Where are you from and has it influenced your career choices and view on the game of basketball. Did you ever see yourself doing what you do now?
A lot of people that want to be sports reporters, play-by-play announcers and personalities in sports and entertainment sort of know from a really young age. I did not. This is something I found through a winding road.
I was a competitive gymnast growing up in Houston. Looking back that’s definitely where I got my work ethic, my love for sports, and competition. But I definitely didn’t know as a kid that this is what I wanted to do.
They say in Texas there are only three sports: high school football, college football and the NFL. That’s what I grew up around.
Fast forward a little bit, I ended up at Duke for my undergrad, and that’s where I fell in love with basketball; I was a varsity cheerleader and worked in the athletic department. I know it sounds corny, but to be able to spend four years as a cheerleader sitting on the baseline at Cameron Indoor Stadium, I just fell in love with the game, the rhythm, with the entire aura of high-level basketball. I figured I wanted to stay close to it when I graduated, and turn it into a career.
That experience at Duke, coupled with an opportunity to be a production runner for ESPN - which is a fancy way of saying that I got coffee for talent, drove them around, filled the snack table and refrigerator, low-level stuff - exposed me to high-level production in sports.
Those two experiences - being up close with basketball and then working with ESPN - made a light bulb turn on for me. I thought, “Ok, This is what I want to do. I want to be part of the large machine that brings this game to the people that love it.”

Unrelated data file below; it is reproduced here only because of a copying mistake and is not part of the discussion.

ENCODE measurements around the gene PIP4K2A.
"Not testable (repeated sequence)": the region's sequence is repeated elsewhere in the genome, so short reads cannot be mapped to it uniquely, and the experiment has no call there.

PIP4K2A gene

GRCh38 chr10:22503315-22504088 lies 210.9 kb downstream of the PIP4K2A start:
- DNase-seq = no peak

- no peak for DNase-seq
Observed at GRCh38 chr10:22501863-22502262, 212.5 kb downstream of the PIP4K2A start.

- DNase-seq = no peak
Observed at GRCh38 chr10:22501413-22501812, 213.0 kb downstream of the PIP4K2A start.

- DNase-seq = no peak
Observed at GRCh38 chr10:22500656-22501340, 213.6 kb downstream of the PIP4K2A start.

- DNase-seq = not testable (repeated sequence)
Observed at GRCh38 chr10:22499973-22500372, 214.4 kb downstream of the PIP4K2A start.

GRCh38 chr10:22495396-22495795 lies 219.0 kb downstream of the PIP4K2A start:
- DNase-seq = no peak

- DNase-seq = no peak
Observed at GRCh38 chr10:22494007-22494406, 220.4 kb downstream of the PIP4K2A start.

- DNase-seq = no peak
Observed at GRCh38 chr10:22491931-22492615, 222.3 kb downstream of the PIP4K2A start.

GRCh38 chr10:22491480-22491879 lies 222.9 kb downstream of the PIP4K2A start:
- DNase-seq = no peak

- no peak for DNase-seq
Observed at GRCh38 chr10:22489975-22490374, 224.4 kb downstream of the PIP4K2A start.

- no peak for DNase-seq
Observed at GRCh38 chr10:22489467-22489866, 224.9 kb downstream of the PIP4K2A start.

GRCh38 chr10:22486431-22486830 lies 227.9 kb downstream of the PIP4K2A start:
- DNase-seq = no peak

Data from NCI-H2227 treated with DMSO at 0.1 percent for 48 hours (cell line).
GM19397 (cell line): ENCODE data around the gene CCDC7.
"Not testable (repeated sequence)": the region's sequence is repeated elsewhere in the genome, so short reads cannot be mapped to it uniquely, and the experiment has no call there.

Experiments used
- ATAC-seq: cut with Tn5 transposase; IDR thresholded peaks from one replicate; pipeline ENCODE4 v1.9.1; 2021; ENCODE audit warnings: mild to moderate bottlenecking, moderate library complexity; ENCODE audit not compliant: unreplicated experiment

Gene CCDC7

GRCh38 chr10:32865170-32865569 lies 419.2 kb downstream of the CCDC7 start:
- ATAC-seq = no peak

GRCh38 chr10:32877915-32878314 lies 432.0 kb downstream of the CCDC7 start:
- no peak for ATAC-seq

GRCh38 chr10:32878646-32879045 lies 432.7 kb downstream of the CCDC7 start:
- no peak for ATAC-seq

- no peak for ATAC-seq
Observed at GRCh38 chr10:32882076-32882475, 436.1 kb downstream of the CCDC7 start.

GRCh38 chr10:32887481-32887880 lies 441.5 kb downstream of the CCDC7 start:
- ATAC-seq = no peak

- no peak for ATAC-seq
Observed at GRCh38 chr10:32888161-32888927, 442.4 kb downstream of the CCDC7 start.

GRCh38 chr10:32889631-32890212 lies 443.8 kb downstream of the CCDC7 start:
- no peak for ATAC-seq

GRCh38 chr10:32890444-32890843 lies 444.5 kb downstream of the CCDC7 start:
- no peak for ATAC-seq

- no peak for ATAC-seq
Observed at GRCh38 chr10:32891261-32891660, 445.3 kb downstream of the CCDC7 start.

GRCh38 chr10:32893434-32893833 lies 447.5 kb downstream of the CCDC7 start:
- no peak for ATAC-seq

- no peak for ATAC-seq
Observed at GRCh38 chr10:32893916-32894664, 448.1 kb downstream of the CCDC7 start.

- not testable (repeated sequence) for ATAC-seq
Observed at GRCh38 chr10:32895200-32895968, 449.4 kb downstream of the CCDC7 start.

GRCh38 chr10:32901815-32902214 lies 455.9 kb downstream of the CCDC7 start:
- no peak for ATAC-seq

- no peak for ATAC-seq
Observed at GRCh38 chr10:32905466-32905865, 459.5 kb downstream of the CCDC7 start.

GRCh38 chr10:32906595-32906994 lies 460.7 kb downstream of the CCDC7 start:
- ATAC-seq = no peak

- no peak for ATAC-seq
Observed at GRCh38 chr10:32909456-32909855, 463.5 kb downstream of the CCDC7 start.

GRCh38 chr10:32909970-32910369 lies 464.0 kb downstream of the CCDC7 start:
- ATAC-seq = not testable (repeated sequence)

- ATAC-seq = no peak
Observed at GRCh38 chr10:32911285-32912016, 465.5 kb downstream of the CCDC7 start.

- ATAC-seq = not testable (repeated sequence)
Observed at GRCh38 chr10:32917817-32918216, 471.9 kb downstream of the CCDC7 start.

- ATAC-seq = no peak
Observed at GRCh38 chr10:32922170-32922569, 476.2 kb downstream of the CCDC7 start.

From there, I was going to figure out how to do it. Being on-camera talent is something that a lot of people want to do and I was very late to the party. Most of these people are kids who grew up watching games, calling them in their living room and idolizing these key broadcasters. I found those broadcasters later in life, riding in the passenger seat of a black Suburban I was driving. I fell in love with it all that way.
So I went to grad school at Northwestern to learn the craft, and working part-time for the Chicago Bulls eventually led to working full-time with the Sixers. In Philly, I worked my way from a Content Intern role into my current Team Reporter role over the last four years.
I’m really happy with how it has worked out, but like I said, it has been a winding road. I didn’t know that this is where we were headed, but I’m glad that this is where we ended up.
You aren’t just a court side reporter, you are involved in digital media as well. What are some of the differences between positions or do they entail a lot of the same things?
Every team is different. Some teams use their team reporter as their court side reporter, some teams have a team reporter and a court side reporter, some teams just have one, which is how the last couple of seasons has been.
This year I’m a Team Reporter which means that I’ll continue to appear on-camera and continue with all my interviews, but my content is all published in the digital space - which is still a relatively new, constantly evolving space. I am really excited to be part of it. The Sixers have a reach of around 13 million people across all of our platforms. So when I interview a player post game, it gets pumped out to millions of people worldwide, as opposed to the primarily local broadcast audience. That's not to say that I’m not super passionate about furthering my broadcasting career and moving into that space, but the way that the industry is moving, the digital space is so exciting. I love engaging directly with our fans digitally, bringing them as close to their favorite players as I can.